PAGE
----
In numerous occasions it is desirable to obtain an amplifier that gives an output signal of constant amplitude for numerous input signal levels and with the very least distortion.
A traditional way out of this challenge is to use a nonlinear amplifier.
An operational, as an illustration, run as a nonlinear amplifier if 2 antiparallel diodes are included in the feedback loop.
This program, nevertheless, while offering an output signal of close to constant amplitude, carries a setback: severe distortion.
How it Works
A more exquisite solution is to apply a constant volume FET amplifier circuit as shown in Fig below.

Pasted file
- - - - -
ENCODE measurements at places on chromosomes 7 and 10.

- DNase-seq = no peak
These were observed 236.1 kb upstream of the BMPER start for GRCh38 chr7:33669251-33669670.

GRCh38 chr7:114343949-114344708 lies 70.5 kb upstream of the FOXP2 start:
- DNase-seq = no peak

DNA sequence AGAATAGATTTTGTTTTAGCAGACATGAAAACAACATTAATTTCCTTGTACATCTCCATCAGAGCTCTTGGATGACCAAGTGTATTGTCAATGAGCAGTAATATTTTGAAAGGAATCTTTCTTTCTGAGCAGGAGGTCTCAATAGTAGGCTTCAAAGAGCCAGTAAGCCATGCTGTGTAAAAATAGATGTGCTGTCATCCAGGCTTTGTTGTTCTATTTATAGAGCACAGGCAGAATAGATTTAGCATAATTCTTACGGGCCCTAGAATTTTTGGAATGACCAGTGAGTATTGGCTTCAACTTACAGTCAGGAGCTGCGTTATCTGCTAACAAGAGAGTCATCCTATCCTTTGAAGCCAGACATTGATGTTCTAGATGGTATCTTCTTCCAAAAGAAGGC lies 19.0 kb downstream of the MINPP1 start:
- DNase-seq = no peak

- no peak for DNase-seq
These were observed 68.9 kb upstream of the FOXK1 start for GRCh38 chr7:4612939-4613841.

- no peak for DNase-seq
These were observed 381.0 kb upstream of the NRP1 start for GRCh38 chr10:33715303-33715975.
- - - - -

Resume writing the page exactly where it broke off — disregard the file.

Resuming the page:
In such cases, the nonlinear ingredient is restored with the FET (Q1) and its associated elements.
When a small operational signal (741) is applied, its output is smaller.
As a result, the gate of the FET receives an incredibly minimal negative bias and the resistance between drain and source is substantial. As a result, the voltage gain is high.
The opposite happens in the event the input signal is bigger. Consequently, the common measure of the output signal self-regulates between 1.5V and 2.85V over a range of 50: 1 difference in the degree of the input signal without producing audible distortion.
The value of R1 is determined by the optimum expected amplitude of input signal and is established on a per 200k volt RMS. As an illustration, to satisfy up to 50Vrms signals R1 must 10M.
Circuit of a constant volume FET amplifier